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How to celebrate Mid-Autumn Festival in Taiwan

How to celebrate Mid-Autumn Festival in Taiwan

Taipei, Sept. 23 (CNA) The annual Mid-Autumn Festival (???) celebration of the harvest moon in the Chinese lunar calendar is a time when families reunite to worship the moon and the coming of fall, and those in the Western Hemisphere will have the added bonus of a rare super blood moon this year. The moon festival falls on the 15th day of the 8th month in the lunar calendar, which this year is Sept. 27, and there will be a three-day national holiday in Taiwan to celebrate the festival from Sept. 26-28. Moon gazing spots The harvest moon is often, but not always, the largest full moon of the year, and for those in the Western Hemisphere, Europe, and Africa this year it's a super moon, which means it most closely coincides with perigee -- the moon's closest point to Earth in its orbit. The Western Hemisphere, Europe, and Africa will also be treated with a blood moon, meaning that there will be a full lunar eclipse, giving it a deep red hue. Unfortunately, at the time of the super moon and eclipse during the evening of Sept. 27 in the Eastern U.S., it will be too low on the horizon to be observed in Taiwan, where it will be daylight. In Taipei, the most picturesque spots to view the full moon in the evening of Sept. 27 include Yangmingshan, Daan Park, Danshui Fisherman's Wharf and Maokong. Other good viewing spots around the island include Wuling Farm in Taichung, Alishan in Chiayi County, Anping in Tainan, Sizhi Bay in Kaohsiung, Nanwan in Pingtung, and Dongshan River Water Park in Yilan. Activities In Taiwan, the celebration consists mainly of eating moon cakes, pomelos, and BBQ. In recent years, the most popular way for people to mark the occasion is to gather with friends and relatives and barbecue on the sidewalk in front of one's house or business, in public parks, and along riverside parks. During the moon festival holiday, the Taipei city government will open up a total of 20 riverside parks to allow public barbecuing. One of the most popular is Dajia Riverside Park, which is in sight of Dazhi Bridge and the Grand Hotel. On the south side of the city next to Huazhong Bridge is the Huazhong Riverside Park, the country's largest riverside campsite, able to accommodate 800 campers. If you're looking for free food and entertainment, check out your community park, because chances are they will have some free food such as barbecued wild boar and offer live musical performances and the chance to sing Taiwanese KTV songs. The details about public park festivities will be listed on your neighborhood and apartment complex bulletin boards. Like all important events in the lunar calendar, the pious visit temples and offer prayers during this time, but there are not many special temple fairs or other events in the temples on the island in comparison with other times of year such as the Lunar New Year or Ghost Month. Unlike other parts of the world that observe the lunar calendar, such as Hong Kong, Taiwan does not have much in the way of major lantern displays during the Moon Festival. The best times to catch a glimpse of lanterns in Taiwan are on the 15th day of first month of the lunar year (???, Chinese Lantern Festival), when you can see the sky lanterns in Pingxi in New Taipei, and during the Ghost Festival (???) on the 15th day of the 7th lunar month, when you can see the water lanterns in Keelung. Moon cakes There are conflicting theories over the origin of moon cakes. Many attribute them to the moon goddess Chang'e (??) , who legend has it took an immortality elixir and floated to the moon. The other theory is that the moon cakes were distributed to all Han Chinese with a hidden message telling them to rebel against the Mongols during the Yuan Dynasty (1271-1368). In addition to the moon, the round shape of the cake also symbolizes unity for Chinese families and the mid-Autumn Festival is a time for relatives to gather together. Five kernel and roast pork is the most traditional flavor, with a mixture of five types of nuts and seeds and pork. Those with a red bean paste are a sweeter variety. Lotus seed paste is also common, often with the added surprise of a duck egg filling. Another sweet variety is jujube paste, which is made with red dates and has a dark red hue. Egg yolk moon cakes are another traditional variety, and are filled with a whole, salted egg yolk, which is placed in the center to symbolize the moon. Modern variants of moon cakes now have an ever-changing plethora of flavors to suit modern tastes, such as green tea, chocolate, cream cheese, durian and various flavors of ice cream. (By Keoni Everington)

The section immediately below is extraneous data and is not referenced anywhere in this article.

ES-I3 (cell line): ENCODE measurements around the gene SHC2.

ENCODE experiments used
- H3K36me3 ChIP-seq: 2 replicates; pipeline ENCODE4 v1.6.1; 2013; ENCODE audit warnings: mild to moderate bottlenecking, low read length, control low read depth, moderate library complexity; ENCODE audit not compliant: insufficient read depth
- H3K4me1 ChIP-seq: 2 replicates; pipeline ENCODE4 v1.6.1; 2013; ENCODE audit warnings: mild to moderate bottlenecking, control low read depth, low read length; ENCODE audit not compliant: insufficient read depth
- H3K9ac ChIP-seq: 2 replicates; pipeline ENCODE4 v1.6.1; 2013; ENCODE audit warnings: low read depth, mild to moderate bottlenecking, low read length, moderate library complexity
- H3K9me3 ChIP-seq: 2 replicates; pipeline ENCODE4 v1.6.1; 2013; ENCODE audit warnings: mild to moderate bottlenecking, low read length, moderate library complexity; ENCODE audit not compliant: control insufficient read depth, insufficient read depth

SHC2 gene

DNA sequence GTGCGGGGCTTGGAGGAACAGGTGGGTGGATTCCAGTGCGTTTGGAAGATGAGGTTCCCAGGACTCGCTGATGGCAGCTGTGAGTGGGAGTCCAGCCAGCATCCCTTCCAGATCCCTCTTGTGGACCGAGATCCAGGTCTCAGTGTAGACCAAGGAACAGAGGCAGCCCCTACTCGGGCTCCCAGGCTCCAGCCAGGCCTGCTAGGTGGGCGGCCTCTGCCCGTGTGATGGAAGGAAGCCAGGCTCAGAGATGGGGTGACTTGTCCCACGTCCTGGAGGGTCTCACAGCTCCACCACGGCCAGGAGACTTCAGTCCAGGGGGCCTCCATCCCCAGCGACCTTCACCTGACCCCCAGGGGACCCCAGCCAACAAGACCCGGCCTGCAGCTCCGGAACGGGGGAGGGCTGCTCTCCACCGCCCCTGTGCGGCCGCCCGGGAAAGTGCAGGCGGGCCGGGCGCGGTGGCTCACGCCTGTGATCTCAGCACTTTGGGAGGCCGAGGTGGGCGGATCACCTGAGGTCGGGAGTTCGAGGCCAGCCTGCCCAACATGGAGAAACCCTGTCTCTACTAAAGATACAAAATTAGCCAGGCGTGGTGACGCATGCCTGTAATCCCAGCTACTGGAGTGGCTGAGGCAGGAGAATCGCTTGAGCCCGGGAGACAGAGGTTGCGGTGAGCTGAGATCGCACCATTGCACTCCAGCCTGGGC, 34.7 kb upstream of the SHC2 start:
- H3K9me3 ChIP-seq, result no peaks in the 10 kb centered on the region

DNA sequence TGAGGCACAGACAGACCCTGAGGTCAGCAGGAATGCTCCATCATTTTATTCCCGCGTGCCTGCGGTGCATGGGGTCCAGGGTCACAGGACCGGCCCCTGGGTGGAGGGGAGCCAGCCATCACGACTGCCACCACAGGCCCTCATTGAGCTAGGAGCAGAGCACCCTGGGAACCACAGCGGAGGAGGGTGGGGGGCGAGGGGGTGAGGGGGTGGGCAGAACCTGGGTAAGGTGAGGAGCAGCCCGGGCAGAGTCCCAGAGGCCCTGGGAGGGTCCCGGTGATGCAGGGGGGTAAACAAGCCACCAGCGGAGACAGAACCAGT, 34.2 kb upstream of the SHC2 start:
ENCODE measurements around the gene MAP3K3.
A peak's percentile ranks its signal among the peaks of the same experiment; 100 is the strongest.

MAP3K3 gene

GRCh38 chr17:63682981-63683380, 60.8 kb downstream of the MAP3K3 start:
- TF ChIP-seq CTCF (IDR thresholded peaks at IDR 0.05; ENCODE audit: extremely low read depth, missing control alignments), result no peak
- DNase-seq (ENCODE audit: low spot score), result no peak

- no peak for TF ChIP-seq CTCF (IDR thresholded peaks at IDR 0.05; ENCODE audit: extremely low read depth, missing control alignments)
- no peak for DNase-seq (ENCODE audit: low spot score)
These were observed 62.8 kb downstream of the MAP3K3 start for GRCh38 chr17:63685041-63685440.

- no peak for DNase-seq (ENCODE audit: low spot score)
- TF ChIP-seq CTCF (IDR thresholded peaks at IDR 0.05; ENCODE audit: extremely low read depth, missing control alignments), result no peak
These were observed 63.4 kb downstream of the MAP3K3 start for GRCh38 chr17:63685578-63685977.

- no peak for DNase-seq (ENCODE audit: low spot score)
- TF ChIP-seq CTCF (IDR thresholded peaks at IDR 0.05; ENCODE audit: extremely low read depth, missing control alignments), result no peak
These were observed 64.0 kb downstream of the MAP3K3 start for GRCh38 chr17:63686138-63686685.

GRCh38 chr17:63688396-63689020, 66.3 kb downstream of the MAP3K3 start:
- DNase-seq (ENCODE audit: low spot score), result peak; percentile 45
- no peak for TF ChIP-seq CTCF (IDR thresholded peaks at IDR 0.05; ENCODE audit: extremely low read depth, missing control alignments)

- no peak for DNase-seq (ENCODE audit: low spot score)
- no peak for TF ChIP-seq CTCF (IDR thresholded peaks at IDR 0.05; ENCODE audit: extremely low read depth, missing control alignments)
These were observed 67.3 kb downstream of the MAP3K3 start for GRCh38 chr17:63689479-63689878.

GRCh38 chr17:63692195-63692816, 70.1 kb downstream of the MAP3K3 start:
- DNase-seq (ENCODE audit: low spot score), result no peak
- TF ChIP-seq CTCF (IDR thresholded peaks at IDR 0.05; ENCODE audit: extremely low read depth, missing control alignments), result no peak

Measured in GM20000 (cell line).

Updated : 2021-07-27 23:19 GMT+08:00